KeySmart's Urban21 Commuter Backpack Does It All

This stylish, modern bag looks good and makes a great carry-on for a quick trip.

When it comes to travel gear, I'm as much a creature of habit as I am extremely loyal. So, when it came time to move on from my old, worn out backpack, I was reluctant to choose a replacement. My old backpack had served me well for five, six or maybe eight years (time flies when luggage does its job) and so I feared that a new bag wouldn't live up to the standard set by its predecessor. Would its zippers break? Are the straps too stiff? Is there a secret pouch for my keys? These are the questions that keep me up at night.


More importantly, I needed a bag that not only had enough space for my laptop (a Microsoft Surface Pro with case) but also my essential carryon accessories: iPad, battery charger, multiple USB cords, notebook, two books, toothbrush and toothpaste, sunglasses, extra t-shirt and underwear, a small water bottle and maybe one or two other devices (a portable WiFi hotspot and Relay walkie talkies, for example) depending on the length of the trip. It's not the tallest order, but losing the ability to pack almost any of these items would almost be a dealbreaker.

Not long after beginning my search for a new backpack, I was introduced to KeySmart's Urban21 Commuter Backpack, and being familiar with the company's reputation for creating cool tech (specifically the namesake keychains) and RFID wallets I was eager to find out if the Urban21 lives up to the hype.


First Impressions

I'd hardly call myself an "urban commuter," and in this line of work I'm more likely to wear a flowered shirt and flip flops than a slim-fitting suit and dress shoes. My concern was that the bag said, "I'm all business," while my t-shirt says, "I heart Aruba."


The Urban21 is very stylish and cool, with a stitching pattern that I normally wouldn't mention, except that in this case the design is strategic for preventing rips (something I've dealt with a lot between the tight spaces beneath airplane seats and curious hands of a toddler desperate to free his iPad from daddy's backpack).

If I had to describe the look of this backpack in three words, it would be: Futuristic motorcycle messenger. My personal style is more like "dorky beach dad," but styles are merely superficial if the backpack does the trick, and especially if the straps are comfortable – and these are.

Can it Pack a Punch?

Upon first glance, the Urban21 doesn't look like it has a lot going on, with one long vertical zipper on a flat front pocket appearing to be the only external pocket. But this thing is packed with little pockets for every need, starting with two side pockets (I used one for my water bottle and the other for a pair of socks) and the aforementioned waterproof flat pocket that is perfect for easy access to magazines, a notebook and my passport. And what I really love is the secret bottom pocket for my keys.


Held in place by two magnetic clasps and straps, the external, open pouch makes a great spot for a book or two, but it also at first concealed the two zipper pulls for the hardshell compartment at the top, which is a big bonus for people concerned with privacy. Lined with an RFID (radio frequency identification) blocking microfiber fleece, both urban commuters and world travelers can move about without the stress of worrying about digital muggers. But the multiple pockets inside (including a large magnetic pocket) are ideal for essential personal items, like cash, cards and ID.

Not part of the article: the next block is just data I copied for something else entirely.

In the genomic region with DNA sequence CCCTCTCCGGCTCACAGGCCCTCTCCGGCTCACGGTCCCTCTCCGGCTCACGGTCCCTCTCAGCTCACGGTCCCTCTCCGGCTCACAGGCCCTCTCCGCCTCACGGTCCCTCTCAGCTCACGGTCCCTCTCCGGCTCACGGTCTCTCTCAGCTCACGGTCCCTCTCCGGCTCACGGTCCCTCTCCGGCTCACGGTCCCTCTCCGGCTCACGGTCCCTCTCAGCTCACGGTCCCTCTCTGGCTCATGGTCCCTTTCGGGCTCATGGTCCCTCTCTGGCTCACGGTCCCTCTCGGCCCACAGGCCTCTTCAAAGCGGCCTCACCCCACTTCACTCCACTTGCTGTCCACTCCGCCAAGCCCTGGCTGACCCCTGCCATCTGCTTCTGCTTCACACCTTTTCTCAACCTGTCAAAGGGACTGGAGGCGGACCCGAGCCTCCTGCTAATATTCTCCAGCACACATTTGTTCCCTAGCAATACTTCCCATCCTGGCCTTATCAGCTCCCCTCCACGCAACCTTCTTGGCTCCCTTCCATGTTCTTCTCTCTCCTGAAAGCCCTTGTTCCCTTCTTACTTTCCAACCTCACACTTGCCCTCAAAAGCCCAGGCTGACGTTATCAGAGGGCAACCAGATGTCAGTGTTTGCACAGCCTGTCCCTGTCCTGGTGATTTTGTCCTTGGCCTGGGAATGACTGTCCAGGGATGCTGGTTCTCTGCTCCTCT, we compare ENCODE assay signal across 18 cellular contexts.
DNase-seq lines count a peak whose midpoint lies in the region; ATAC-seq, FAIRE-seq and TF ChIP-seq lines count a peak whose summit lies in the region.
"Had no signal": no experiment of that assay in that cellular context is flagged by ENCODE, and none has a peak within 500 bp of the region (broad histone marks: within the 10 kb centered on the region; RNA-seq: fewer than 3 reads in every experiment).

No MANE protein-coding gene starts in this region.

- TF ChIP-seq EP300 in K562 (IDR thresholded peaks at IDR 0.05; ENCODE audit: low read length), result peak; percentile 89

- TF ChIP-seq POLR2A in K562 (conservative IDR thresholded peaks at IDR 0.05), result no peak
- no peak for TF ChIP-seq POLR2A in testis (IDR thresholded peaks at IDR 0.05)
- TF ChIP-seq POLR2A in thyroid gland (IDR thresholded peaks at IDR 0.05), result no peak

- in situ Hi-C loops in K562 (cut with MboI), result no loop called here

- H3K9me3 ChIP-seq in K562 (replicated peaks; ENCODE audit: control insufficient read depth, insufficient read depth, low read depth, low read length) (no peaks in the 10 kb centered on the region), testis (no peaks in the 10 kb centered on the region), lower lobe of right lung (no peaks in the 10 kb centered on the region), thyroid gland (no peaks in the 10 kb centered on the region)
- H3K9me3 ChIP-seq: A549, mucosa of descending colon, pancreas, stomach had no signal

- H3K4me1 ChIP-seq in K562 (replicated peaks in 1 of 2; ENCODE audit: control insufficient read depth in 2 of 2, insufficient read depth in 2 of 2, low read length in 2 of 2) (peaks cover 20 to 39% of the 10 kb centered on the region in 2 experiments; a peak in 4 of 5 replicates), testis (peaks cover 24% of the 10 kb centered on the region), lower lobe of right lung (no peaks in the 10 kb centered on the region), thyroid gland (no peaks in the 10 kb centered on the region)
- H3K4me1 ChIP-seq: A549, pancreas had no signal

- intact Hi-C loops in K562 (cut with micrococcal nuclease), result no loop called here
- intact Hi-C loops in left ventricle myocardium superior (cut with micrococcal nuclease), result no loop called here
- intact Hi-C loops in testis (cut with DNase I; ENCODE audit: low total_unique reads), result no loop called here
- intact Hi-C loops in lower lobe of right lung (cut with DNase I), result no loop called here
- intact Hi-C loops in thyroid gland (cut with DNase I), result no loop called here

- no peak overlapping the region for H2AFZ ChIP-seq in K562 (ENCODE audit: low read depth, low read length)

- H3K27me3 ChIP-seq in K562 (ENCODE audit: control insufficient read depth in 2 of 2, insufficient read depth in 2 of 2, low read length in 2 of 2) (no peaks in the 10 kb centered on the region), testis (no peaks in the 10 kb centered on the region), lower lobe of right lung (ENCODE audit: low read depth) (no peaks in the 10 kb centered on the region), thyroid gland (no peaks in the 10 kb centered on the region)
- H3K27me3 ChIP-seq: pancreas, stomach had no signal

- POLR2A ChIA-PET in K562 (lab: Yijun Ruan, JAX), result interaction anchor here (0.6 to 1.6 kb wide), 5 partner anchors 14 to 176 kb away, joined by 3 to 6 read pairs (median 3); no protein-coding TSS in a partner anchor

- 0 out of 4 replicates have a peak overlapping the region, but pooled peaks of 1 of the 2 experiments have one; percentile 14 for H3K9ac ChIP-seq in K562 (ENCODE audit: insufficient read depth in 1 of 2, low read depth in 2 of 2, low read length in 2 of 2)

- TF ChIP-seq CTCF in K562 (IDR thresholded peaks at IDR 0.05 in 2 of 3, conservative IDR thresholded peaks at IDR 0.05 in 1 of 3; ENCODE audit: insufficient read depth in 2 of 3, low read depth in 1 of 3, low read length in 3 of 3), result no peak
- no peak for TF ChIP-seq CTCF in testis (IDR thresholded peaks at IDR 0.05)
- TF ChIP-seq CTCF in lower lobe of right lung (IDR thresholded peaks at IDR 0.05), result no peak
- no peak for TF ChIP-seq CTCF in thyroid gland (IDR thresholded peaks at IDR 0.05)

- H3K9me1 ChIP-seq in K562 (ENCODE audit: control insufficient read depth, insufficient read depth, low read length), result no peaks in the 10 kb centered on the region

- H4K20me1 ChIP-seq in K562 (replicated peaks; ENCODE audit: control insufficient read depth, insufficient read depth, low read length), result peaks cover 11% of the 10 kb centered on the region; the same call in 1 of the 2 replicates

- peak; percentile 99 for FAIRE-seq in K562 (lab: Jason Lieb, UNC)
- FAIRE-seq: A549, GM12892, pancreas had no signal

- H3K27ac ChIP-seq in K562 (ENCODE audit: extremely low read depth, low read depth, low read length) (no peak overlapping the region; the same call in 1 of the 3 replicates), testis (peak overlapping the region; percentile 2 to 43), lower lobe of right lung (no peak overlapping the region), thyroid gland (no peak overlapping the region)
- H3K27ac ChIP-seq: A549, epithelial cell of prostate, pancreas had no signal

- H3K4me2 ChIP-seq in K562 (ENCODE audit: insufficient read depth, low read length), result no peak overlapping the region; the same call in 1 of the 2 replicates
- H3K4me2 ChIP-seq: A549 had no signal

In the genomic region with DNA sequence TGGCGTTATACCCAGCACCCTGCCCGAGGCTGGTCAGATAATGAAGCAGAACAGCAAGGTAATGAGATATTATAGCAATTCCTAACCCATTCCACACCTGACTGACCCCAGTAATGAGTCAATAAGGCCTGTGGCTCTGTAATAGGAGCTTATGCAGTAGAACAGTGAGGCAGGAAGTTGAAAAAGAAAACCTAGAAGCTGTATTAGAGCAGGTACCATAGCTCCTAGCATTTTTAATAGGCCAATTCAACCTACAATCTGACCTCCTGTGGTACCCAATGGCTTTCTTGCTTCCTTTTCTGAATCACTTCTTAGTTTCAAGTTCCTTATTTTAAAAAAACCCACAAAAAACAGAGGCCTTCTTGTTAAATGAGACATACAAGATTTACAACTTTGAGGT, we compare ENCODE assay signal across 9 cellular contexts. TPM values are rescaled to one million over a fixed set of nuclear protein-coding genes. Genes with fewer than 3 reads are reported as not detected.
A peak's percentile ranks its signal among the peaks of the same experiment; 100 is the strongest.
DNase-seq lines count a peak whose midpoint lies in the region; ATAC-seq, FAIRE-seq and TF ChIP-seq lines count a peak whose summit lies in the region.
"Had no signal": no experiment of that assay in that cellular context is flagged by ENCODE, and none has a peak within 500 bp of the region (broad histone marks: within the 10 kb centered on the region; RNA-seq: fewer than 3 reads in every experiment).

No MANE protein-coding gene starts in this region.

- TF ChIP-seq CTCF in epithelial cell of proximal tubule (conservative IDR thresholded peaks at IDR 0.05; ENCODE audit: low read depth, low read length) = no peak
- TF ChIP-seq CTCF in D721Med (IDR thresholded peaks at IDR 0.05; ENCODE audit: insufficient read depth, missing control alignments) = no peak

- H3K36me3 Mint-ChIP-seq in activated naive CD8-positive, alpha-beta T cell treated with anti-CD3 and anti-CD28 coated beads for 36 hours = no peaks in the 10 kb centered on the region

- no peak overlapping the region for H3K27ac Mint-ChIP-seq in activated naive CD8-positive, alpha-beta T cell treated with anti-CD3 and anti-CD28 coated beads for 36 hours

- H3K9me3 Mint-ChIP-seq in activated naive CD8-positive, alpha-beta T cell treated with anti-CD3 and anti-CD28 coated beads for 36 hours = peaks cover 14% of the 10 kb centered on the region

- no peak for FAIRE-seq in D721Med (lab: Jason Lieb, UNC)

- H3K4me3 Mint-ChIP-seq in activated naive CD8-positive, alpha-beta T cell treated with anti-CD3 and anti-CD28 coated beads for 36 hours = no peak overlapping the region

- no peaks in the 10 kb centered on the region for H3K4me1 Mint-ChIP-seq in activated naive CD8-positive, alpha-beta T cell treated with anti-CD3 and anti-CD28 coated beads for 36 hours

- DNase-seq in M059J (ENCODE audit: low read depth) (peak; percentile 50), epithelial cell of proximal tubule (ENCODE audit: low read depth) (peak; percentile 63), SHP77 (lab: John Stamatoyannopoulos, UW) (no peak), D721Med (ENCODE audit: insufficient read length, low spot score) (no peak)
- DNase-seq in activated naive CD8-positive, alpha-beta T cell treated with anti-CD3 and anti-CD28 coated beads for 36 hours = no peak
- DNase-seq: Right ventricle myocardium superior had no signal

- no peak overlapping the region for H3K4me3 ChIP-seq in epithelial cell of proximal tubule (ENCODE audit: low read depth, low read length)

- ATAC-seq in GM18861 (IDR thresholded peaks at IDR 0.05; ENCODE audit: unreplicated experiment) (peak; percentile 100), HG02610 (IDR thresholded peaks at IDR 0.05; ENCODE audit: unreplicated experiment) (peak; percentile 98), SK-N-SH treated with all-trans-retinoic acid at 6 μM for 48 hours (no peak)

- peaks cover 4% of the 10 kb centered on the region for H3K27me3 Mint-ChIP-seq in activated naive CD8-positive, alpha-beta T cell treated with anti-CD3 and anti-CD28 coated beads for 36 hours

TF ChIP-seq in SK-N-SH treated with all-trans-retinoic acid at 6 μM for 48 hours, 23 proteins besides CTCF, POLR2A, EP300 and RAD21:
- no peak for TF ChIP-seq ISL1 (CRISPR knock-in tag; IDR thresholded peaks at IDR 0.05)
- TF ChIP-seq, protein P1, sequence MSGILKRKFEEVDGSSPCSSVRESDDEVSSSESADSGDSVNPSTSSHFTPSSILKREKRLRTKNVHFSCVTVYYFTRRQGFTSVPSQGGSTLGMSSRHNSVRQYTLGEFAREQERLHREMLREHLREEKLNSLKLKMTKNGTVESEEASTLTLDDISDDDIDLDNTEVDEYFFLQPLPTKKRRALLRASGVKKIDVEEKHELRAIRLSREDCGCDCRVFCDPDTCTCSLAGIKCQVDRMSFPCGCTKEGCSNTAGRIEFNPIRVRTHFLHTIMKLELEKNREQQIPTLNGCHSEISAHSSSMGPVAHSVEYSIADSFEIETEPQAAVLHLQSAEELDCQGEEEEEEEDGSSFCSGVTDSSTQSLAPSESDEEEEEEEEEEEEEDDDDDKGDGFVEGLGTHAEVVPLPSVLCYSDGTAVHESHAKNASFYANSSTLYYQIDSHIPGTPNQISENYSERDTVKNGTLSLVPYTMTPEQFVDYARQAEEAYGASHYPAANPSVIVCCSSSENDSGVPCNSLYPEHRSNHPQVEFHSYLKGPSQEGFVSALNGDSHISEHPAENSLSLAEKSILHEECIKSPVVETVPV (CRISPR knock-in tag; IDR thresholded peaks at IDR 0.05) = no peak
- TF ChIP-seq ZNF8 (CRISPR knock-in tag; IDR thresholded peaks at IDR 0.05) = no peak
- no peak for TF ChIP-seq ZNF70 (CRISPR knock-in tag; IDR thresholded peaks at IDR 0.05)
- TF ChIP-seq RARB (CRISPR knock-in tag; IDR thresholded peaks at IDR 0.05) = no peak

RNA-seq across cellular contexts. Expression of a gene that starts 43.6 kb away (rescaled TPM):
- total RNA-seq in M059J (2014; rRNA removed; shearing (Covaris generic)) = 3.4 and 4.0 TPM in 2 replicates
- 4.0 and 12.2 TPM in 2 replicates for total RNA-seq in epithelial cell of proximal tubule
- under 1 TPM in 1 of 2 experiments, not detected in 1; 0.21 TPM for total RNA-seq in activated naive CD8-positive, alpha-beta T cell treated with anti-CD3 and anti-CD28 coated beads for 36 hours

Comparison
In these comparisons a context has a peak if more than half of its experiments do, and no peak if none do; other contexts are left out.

It wasn't until after my first trip with the Urban21 that I realized there's also a secret pocket built into the anti-sweat back pad under the shoulder straps. I knew there was suitcase sleeve, but right above that is another zipper pouch, which soon became the perfect spot for my passport.


Inside the bag, there are three more pockets, the most important of which is a padded laptop pocket that fits up to a 15-inch laptop or tablet. Keeping in mind that my laptop is already inside a case that doubles as its stand and also boasts multiple pockets, I was worried about the fit, but it was just big enough (even if it resulted in several new "Time to get a MacBook!" conversations). The second pocket rests on top of the laptop pocket and is great for an iPad or slim notebooks and magazines.

Finally, the third, smallest pocket rests on the inside of the front of the bag, beneath the hardshell case, and easily protected one of my most important travel necessities: a bag of Skittles.

If I had one wish to make this bag better, I'd want the two zippers on the main compartment to run all the way to the bottom sides of the bag so I could open it up all the way and pack easier. Overall, though, I was able to fit all of my required gear into this bag, even if the laptop pocket was a tight squeeze. I also emptied the backpack and used it to carry my gear for snorkeling expeditions on recent trips to Turks and Caicos and Aruba, and the waterproof exterior, while not tested with extreme efforts, did well in the face of splashing and my fellow passengers spilling their cocktails.


The Added Bonus of Tile

Despite the best/worst efforts of some airlines, I've never lost a bag. (Knock on wood.) But for some reason, now more than ever, I'm constantly worried that I will leave my backpack in the hotel lobby, in an airport shuttle, or on a boat, or that it will be scooped up by an opportunistic thief when I'm not paying attention. To calm that concern, I included the Tile Slim accessory with my bag.


On the inside of the Urban21's exterior pouch, there is a small square patch for the Bluetooth-activated Tile insert. Should anything happen to my backpack, I just click on my phone app and it tells me the location of my bag. There's even a musical alert in case my son hid it in the closet or the bellhop forgot to unload it and is taking it to someone else's room. You can't ever be too safe.